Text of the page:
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Separation Anxiety in Dogs

Separation Anxiety in Dogs

13 Sep 2018 09:00:00 Aisling

Dog Separation Anxiety Symptoms

A dog that cannot bear to be parted from you, that follows you round the house, into every room including the loo, seems almost flattering doesn’t it?  Then you realise this dog is so dependent on your presence 24/7 that when you leave them home alone, even for a few minutes, they get so upset that they howl and/or bark inconsolably, perhaps take their stress and frustration out on your sofa, your carpet, the doorframe, whatever they can get hold of and generally get themselves into such a state that when you come home they’re panting with stress.  Some dogs will, even though normally clean and housetrained, mess in house too.  If any or all of the above sounds familiar you have a dog with separation anxiety.

How to help a dog with Separation Anxiety

Well, prevention is always the best policy so if you have a new puppy, or even an older dog who is a new addition to your household, make sure you build in ‘time on their own’ to their new routine. This doesn’t have to be for long, just 10 minutes away from them, while you walk to the post box or whatever will do.  Just so they get the idea that it’s no big deal being left home alone.  By the same token, leaving the house should be low key and not a major stress building production of goodbyes and when you come home the first thing you do is NOT  to greet the dog and make a huge fuss of them. Again the idea is not to make it a huge stress building occasion but once you’re in perhaps you can sit down, call the dog to you and then make a fuss of them.     Hopefully doing the above will help to make sure your dog doesn’t become one who suffers from separation anxiety.

Top tips for stressed out dogs

  1. Leave the radio or TV on when you go out. You can also try making a recording of your voice, just family chatter will do, and leave it playing constantly while you’re out. On YouTube you can search for videos for dogs to watch which include birds and squirrels or just relaxing music!
  2. Make sure that before you leave home your dog doesn’t need to toilet and has had a walk. The theory is that a tired dog will sleep, just as they would if you were at home.
  3. Some dogs need entertainment while you’re out. If they’re not the TV watching types as outlined in tip 1 then try giving them a toy for entertainment, preferably one that includes a food reward. Things like Kongs stuffed with cheese or peanut butter (peanut butter must NOT contain xylitol which is lethal for dogs and preferably no salt either) or perhaps a ball that as it rolls around drops out morsels of tiny treats. Because of the potential for choking be wary of leaving your dog home alone with rawhide chews or any bone.
  4. The crate. A properly crate trained dog should not regard the crate as a prison but as a safe place to rest and relax. Put a bed into the crate, leave the door open and encourage your dog to sleep there. Do not close the door of the crate on your dog until they are truly relaxed and comfortable being in there and even then, only keep them shut in for a short space of time gradually building up to perhaps a max of 2 hours while you nip to the shops. Crates should NOT be used if you’re going to be out for the whole day! Crate training a small puppy is usually quite easy, crate training an adult dog, perhaps one that has come to you through rescue and has an unknown past, can take a whole lot longer.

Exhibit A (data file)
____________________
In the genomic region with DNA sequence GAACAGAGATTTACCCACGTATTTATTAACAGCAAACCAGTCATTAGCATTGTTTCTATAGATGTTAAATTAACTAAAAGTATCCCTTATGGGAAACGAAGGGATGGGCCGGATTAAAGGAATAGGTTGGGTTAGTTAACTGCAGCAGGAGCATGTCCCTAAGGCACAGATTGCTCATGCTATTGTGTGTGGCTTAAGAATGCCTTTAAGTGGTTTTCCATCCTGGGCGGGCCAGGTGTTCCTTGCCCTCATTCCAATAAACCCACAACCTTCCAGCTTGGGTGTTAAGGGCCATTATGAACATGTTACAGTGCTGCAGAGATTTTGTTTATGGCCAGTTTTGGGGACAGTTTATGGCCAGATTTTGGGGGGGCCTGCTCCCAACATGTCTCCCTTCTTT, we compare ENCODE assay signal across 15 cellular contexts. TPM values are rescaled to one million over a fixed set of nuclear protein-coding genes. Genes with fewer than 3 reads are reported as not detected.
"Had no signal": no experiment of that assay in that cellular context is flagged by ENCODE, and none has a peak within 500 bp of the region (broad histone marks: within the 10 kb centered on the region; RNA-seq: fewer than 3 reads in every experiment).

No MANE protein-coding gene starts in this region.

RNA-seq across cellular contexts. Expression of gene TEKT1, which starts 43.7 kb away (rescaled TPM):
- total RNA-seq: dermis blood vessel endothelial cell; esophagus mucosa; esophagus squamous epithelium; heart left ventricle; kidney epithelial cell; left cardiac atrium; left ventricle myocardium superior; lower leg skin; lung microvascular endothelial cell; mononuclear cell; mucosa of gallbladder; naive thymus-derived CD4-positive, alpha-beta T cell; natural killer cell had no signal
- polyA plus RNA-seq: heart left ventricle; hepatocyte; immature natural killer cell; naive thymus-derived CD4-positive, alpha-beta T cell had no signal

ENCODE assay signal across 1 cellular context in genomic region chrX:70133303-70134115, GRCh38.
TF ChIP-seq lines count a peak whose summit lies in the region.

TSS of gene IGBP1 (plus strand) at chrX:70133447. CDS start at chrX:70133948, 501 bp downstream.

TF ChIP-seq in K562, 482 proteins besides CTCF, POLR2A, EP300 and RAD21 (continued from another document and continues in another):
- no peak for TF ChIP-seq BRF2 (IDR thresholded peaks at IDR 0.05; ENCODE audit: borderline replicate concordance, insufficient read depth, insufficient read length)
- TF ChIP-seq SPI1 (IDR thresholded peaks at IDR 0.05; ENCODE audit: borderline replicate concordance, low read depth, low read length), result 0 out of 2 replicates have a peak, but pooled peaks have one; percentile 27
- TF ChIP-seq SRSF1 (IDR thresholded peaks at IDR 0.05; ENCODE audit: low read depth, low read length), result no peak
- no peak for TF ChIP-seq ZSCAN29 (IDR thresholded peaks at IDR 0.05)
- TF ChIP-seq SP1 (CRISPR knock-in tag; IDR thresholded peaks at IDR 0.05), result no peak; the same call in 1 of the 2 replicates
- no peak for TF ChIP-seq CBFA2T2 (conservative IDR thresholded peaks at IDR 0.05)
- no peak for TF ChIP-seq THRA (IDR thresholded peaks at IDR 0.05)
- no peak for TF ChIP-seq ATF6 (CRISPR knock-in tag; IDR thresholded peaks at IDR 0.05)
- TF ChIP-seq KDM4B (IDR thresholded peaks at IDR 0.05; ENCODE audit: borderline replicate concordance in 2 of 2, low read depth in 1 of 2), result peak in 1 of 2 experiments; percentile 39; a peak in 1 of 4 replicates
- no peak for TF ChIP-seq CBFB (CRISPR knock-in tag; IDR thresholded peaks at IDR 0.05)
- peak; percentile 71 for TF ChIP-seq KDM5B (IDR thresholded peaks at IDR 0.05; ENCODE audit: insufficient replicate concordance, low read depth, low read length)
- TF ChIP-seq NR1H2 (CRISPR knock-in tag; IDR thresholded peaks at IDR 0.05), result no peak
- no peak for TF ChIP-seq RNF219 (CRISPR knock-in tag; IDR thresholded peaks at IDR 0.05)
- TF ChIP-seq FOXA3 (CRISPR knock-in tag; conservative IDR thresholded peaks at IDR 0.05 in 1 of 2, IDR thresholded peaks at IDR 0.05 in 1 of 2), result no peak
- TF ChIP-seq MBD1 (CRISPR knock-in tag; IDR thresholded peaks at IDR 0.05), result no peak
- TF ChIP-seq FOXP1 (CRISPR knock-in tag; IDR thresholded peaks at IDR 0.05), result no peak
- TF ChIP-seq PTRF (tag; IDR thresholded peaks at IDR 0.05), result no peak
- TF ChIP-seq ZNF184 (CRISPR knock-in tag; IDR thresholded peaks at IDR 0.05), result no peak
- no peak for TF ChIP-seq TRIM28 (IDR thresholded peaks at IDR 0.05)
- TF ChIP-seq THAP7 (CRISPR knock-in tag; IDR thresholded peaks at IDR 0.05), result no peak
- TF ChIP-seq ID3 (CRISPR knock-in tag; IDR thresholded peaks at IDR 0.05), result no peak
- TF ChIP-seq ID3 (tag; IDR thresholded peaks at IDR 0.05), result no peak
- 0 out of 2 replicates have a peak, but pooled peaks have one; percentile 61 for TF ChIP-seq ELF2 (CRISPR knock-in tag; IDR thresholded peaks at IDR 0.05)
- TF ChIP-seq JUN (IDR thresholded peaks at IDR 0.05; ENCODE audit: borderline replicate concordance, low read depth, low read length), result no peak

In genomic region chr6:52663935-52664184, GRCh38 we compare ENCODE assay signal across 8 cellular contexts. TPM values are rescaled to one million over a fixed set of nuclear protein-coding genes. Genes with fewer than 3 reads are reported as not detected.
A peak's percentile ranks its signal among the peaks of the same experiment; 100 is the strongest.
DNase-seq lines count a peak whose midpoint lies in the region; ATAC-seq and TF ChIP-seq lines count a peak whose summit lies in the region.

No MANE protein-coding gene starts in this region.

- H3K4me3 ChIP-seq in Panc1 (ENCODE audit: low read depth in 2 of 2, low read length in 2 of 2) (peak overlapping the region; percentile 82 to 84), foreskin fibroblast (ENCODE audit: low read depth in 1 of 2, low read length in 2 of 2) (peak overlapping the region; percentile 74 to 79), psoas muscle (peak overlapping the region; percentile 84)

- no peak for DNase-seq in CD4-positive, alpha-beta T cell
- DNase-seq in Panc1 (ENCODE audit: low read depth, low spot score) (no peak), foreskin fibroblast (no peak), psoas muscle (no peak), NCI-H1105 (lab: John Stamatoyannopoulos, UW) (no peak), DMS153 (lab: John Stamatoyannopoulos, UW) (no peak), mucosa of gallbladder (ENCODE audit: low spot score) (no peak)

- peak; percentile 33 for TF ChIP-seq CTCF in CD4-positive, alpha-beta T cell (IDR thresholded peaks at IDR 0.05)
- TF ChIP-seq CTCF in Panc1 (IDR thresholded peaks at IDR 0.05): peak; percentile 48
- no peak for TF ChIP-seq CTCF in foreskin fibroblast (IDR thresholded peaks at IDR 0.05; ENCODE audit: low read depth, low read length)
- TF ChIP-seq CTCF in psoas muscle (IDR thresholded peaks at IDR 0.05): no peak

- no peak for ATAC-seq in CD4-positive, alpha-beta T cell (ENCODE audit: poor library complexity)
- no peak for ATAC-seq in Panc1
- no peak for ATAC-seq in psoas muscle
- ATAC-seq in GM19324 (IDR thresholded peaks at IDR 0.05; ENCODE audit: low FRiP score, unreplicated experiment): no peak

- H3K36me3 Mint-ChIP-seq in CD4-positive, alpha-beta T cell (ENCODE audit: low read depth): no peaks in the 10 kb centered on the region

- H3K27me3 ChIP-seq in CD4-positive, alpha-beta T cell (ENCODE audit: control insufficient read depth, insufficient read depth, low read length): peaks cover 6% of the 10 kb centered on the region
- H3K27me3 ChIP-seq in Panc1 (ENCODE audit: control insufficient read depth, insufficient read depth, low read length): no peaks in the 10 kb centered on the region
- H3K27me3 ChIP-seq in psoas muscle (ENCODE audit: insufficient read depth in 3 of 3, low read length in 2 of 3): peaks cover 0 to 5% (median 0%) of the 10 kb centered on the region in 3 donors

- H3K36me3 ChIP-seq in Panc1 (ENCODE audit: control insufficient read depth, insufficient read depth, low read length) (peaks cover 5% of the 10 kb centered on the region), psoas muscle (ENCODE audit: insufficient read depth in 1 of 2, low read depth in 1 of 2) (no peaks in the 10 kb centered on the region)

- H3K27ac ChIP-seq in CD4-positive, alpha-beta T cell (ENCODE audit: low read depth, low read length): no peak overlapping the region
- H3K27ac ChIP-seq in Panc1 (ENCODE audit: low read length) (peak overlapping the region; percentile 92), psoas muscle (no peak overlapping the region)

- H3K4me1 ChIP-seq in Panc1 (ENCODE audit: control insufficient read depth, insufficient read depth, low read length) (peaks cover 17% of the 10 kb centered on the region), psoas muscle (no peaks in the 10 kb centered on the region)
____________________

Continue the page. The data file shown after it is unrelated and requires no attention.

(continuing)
Dog Separation Anxiety Cures

Sometimes, for some dogs, despite your best endeavours, they are going to have a panic attack every time you leave the house or perhaps the tips above are starting to take effect but you feel you need some extra help to kick the separation anxiety habit.This is where some natural calming supplements can help. Click here to view the range that we sell. Finding the right calmer for your dog may be a case of trial and error. What works for one dog may not work for another. So if you try one and it doesn’t have the desired effect, don’t be put off. Try a different one.
 

Overby Farm Quiet Moments  soft chews. These soft chews are very palatable and the blend of thiamine and L-tryptophan help reduce stress and tension.

Homeopathically, you could also try Sanper 2 for dogs that have suffered a fright or have an unknown past (eg rescue dogs).

Alternatively, consider CalmXtra. This contains Valerian, Oat, Skullcap, Passionflower, Wild Lettuce and Jamaican Dogwood and can be given up to 20 minutes before a stressful event. It is a liquid herbal tincture which you can add to food or put on a treat. Also, great for fireworks night although it may make your dog a little drowsy.

A new addition to our range are Grau Stress Tablets. Containing Withania somnifera (winter cherry) to reduce anxiety and valerian which is widely known to have a long-term calming effect . Also vitamin B complex has a general positive effect on the nervous system.

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